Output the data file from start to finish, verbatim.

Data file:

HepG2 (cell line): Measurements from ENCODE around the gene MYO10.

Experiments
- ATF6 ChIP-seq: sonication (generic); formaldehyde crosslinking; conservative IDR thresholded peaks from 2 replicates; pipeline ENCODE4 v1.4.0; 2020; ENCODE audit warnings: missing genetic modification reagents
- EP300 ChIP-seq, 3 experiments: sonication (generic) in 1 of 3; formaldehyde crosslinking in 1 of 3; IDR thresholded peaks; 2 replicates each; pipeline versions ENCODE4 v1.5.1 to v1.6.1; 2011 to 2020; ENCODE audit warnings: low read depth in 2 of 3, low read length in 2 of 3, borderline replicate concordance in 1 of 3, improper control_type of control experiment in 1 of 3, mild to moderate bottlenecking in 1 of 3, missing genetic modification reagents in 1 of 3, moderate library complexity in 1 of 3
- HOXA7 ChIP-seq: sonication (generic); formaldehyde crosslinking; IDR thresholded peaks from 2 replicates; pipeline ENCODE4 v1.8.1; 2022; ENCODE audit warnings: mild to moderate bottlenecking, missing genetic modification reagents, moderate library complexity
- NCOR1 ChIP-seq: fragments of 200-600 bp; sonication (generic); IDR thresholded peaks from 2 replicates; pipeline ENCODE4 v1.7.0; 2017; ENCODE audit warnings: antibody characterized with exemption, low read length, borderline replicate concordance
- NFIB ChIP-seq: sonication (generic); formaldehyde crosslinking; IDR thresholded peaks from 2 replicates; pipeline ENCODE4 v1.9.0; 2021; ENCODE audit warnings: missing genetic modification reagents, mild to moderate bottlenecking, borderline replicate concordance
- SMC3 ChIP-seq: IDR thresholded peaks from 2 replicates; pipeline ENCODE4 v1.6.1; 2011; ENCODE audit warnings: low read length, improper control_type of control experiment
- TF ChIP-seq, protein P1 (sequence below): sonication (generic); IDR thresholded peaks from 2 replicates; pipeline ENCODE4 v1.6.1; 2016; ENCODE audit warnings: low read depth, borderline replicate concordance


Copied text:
HepG2 (cell line): Measurements from ENCODE around the gene MYO10.

Experiments
- ATF6 ChIP-seq: sonication (generic); formaldehyde crosslinking; conservative IDR thresholded peaks from 2 replicates; pipeline ENCODE4 v1.4.0; 2020; ENCODE audit warnings: missing genetic modification reagents
- EP300 ChIP-seq, 3 experiments: sonication (generic) in 1 of 3; formaldehyde crosslinking in 1 of 3; IDR thresholded peaks; 2 replicates each; pipeline versions ENCODE4 v1.5.1 to v1.6.1; 2011 to 2020; ENCODE audit warnings: low read depth in 2 of 3, low read length in 2 of 3, borderline replicate concordance in 1 of 3, improper control_type of control experiment in 1 of 3, mild to moderate bottlenecking in 1 of 3, missing genetic modification reagents in 1 of 3, moderate library complexity in 1 of 3
- HOXA7 ChIP-seq: sonication (generic); formaldehyde crosslinking; IDR thresholded peaks from 2 replicates; pipeline ENCODE4 v1.8.1; 2022; ENCODE audit warnings: mild to moderate bottlenecking, missing genetic modification reagents, moderate library complexity
- NCOR1 ChIP-seq: fragments of 200-600 bp; sonication (generic); IDR thresholded peaks from 2 replicates; pipeline ENCODE4 v1.7.0; 2017; ENCODE audit warnings: antibody characterized with exemption, low read length, borderline replicate concordance
- NFIB ChIP-seq: sonication (generic); formaldehyde crosslinking; IDR thresholded peaks from 2 replicates; pipeline ENCODE4 v1.9.0; 2021; ENCODE audit warnings: missing genetic modification reagents, mild to moderate bottlenecking, borderline replicate concordance
- SMC3 ChIP-seq: IDR thresholded peaks from 2 replicates; pipeline ENCODE4 v1.6.1; 2011; ENCODE audit warnings: low read length, improper control_type of control experiment
- TF ChIP-seq, protein P1 (sequence below): sonication (generic); IDR thresholded peaks from 2 replicates; pipeline ENCODE4 v1.6.1; 2016; ENCODE audit warnings: low read depth, borderline replicate concordance